If you love football, then you must know that it’s more than just a game played on the field. It’s an incredibly powerful tool that can be launched to tackle societal problems, drive a cause, impact lives, halt a war and practically change the world. However, it’s the aspect of changing the world that has intrigued many in the West African sub-region of Ghana.
Ghana is Nigeria’s West African neighbor and also a strong rival in sports. The country has revamped the coaching crew of all their national teams (nine in total), including their global flagship football team – the Black Stars. By doing that, they’ve made a strong statement to the world about who they are and where they belong on the currently ongoing global civilization war.
On a global scale, Ghana might be a small country, but it has a rich political history that’s deeply rooted in the continent’s culture. From the country’s first president after independence in 1959, it started spearheading a vision to make Africa and black people a force to reckon with globally.
Dr. Kwame Nkrumah’s vision of a united Africa was clearly ahead of his time since only a few African leaders understood the tomorrow he saw.
Since Dr. Nkurumah’s tenure, the country has been under the leadership of several visionaries aimed at making the country the centerpiece of African development. Today, the country is under the arms of Dr. Nana Addo, a visionary who encapsulates Nkrumah’s spirit.
But what do these things have to do with changing the national teams’ coaching crew?
In Ghana, football is an essential product that’s not only promoted by Betway88 soccer bets but also the hearts of many citizens. Everyone is involved in the game even while not betting Betway88, led by their President Dr. Ado, who is a strong supporter of the local side, Asante Kitoko.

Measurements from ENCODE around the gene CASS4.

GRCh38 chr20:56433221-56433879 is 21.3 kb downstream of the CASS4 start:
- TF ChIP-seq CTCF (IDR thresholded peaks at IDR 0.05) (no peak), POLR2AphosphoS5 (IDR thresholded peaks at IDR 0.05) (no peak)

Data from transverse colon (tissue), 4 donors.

The Ghanaians loyally support the game better than anyone in the region and have established a great football culture that most countries would only dream about.
In West Africa, Ghanaians believe their football style to be superior to the rest, contributing to one of the biggest soccer rivalries between them and their neighbors, Nigeria. However, the head-to-head statistics between the football national teams of the two countries speak miles. Ghana is far ahead of Nigeria, having won 25 to 13 times since 1950.
The move by Ghana to change the coaching crew of their nine national teams to be headed by local citizens makes a bold statement in line Nkurumah’s vision to make the black race great again. The move comes as racism war continues escalating in the European football fields, with hostility mostly directed towards black footballers.
While different organizations have attempted to eradicate this cancer in the football fields, the attempts have been half-hearted and failed largely.
As a result, blacks don’t stand a fair chance of occupying any position beyond the field, since they’re not considered intelligent enough to manage a complex game such as football. That’s why Ghana has decided to swim or sink with their indigenous Black coaches despite being highly successful with foreign managers.